By Dudley Delffs
Published December 01, 2019
As "Defender of the Faith and Supreme Governor of the Church of England," Queen Elizabeth II leads one of the largest churches in the world. While active membership and regular attendance have waned in past decades, the queen’s profile as a Christian leader has risen.
Yes, her religious leadership role comes with the monarch’s job description, but her majesty has done more than fulfill a figurehead role. Throughout her more-than 60-year reign, Elizabeth has consistently followed the example of Jesus and provided a model of Christian faith in action.
More than the product of polite deference to historical tradition, the queen’s faith transcends her inherited responsibility and the theology of the Anglican Church. Her faith shines with the luster of a lifetime serving others, refined by the fires of deep-seated struggles and polished by her humor and humility.
Such an authentic faith could not be merely academic, political, or social but is undoubtedly personal, visceral and deeply intimate.
Perhaps the queen’s faith began, as it did for many of us, as an obligation, a product of family custom and cultural tradition. She had little choice but to embrace the duty of the crown.
As monarch, she was viewed historically if not theologically as God’s chosen sovereign for the people of the United Kingdom and British Commonwealth of Nations. But even as the world changed, Elizabeth found a way to maintain the timeless tenets of the Christian faith while accepting cultural and social evolution.
While most Christians no longer look to a special delegate, prophet, priest or monarch as their spiritual exemplar, we still take notice of individual leaders’ faith. We look to see if their walk matches their talk.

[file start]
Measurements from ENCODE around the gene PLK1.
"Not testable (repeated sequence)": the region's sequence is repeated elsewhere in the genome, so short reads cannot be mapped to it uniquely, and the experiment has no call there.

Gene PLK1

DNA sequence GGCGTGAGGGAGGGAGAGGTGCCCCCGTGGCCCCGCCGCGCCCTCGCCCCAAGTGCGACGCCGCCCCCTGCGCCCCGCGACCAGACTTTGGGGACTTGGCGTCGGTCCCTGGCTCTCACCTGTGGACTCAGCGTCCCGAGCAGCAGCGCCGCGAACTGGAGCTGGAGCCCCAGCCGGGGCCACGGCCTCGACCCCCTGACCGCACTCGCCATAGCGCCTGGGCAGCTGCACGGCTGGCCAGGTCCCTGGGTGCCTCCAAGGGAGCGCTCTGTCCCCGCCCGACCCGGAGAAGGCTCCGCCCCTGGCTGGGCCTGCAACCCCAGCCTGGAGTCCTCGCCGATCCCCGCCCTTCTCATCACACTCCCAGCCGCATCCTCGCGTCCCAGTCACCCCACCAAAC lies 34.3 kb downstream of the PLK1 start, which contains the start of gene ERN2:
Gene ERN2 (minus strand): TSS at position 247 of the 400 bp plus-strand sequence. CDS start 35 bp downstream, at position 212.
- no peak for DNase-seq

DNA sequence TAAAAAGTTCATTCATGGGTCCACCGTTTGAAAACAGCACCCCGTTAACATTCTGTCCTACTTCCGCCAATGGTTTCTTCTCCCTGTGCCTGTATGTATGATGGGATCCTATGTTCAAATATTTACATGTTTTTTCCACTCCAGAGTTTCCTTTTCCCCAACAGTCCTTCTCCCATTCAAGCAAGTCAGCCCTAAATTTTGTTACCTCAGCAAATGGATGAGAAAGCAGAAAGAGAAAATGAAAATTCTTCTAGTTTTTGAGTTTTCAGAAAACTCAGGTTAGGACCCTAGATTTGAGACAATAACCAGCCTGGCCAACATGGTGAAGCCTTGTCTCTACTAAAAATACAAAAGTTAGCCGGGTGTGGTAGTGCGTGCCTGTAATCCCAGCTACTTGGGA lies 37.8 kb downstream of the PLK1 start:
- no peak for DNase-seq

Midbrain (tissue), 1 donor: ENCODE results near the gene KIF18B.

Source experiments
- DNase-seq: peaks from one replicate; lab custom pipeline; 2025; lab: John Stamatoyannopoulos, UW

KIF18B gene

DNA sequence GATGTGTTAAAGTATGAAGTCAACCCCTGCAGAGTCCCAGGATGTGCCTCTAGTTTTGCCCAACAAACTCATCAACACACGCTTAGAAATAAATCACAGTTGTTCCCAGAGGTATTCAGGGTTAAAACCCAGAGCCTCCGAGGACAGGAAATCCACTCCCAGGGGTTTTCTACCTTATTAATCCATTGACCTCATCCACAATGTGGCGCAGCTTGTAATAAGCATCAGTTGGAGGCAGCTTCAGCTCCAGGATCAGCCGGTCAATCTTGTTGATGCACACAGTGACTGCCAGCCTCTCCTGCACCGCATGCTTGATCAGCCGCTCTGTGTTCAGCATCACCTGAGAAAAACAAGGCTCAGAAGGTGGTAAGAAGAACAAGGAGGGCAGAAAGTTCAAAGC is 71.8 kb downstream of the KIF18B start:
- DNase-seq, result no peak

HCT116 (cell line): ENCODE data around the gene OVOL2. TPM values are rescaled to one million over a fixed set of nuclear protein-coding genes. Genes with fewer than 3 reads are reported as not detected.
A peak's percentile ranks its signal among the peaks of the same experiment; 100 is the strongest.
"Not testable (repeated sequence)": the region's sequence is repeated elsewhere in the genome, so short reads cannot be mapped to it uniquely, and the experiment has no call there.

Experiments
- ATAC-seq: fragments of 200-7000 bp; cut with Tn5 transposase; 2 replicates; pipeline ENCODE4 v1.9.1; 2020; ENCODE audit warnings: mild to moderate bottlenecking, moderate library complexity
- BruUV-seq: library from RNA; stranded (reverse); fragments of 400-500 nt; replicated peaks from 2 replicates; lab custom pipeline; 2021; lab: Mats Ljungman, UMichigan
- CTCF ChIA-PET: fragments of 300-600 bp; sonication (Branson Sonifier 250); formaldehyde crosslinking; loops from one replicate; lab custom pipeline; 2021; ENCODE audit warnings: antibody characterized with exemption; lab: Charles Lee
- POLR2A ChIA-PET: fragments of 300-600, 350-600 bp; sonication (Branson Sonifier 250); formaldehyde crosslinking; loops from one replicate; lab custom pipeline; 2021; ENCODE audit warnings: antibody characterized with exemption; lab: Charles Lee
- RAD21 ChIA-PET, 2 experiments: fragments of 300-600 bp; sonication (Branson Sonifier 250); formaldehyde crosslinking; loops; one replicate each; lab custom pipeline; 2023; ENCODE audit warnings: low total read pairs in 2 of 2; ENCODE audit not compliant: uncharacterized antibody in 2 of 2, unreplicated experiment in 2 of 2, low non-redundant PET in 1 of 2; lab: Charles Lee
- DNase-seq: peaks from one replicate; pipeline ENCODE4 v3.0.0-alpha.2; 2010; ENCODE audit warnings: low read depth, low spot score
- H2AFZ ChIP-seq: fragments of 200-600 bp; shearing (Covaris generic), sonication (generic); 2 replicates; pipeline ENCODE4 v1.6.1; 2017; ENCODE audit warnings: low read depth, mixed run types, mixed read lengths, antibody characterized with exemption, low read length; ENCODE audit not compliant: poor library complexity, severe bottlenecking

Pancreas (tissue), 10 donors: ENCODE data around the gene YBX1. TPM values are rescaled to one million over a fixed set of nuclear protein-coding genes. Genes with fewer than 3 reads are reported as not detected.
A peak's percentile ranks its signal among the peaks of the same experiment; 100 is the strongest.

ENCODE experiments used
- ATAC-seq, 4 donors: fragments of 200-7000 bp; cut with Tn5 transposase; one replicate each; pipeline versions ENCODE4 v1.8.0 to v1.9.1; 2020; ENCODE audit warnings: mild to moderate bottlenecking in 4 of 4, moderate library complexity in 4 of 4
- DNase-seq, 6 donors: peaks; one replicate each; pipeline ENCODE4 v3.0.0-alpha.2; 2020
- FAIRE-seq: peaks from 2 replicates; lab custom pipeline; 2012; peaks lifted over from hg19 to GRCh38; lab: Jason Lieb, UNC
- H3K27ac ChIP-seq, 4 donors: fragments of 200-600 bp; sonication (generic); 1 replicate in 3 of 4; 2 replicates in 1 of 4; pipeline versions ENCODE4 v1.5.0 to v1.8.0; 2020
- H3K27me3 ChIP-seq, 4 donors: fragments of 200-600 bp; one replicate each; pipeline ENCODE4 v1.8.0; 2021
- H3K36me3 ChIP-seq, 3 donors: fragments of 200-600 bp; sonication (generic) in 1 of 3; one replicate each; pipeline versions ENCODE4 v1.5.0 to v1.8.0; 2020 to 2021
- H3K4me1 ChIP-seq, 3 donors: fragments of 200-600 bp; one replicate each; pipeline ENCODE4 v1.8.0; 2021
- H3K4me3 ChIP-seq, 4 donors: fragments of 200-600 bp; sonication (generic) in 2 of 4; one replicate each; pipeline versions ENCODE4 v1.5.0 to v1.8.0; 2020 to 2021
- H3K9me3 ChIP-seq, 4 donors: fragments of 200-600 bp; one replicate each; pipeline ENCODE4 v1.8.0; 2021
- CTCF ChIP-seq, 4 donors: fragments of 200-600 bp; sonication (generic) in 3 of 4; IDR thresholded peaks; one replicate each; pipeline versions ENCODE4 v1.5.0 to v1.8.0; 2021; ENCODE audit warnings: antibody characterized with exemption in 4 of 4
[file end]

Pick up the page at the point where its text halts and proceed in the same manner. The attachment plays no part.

We see how they treat others, particularly those with whom they disagree. We watch their response to tragedy, both personal and universal. We notice their attitude toward God, Christ, the scriptures and the various faiths of others.
Elizabeth did not choose her role, nor did she refuse it. Yet, she has never used her royal position as a pedestal for self-aggrandizement, self-indulgence, or self-congratulations.
Instead, she has accepted her position as queen, head of the church, and defender of the faith solemnly and soberly. But it clearly is not duty alone driving her decades of service. Something in the fiber of her faith is clearly informed by her personal relationship with God.
Surprising as it may be to some even as it is assumed by others, Queen Elizabeth II has much to teach us about living out our faith and following the example set by Jesus Christ.
Early on, she accepted the call placed on her life, yet she made that role uniquely her own by the way she has lived, served, and reigned. She discovered the only way to wear the royal grandeur of the monarchy was to remain clothed in her humanity. And her Christian faith remains the thread stitching person and personage, duty and desire, together.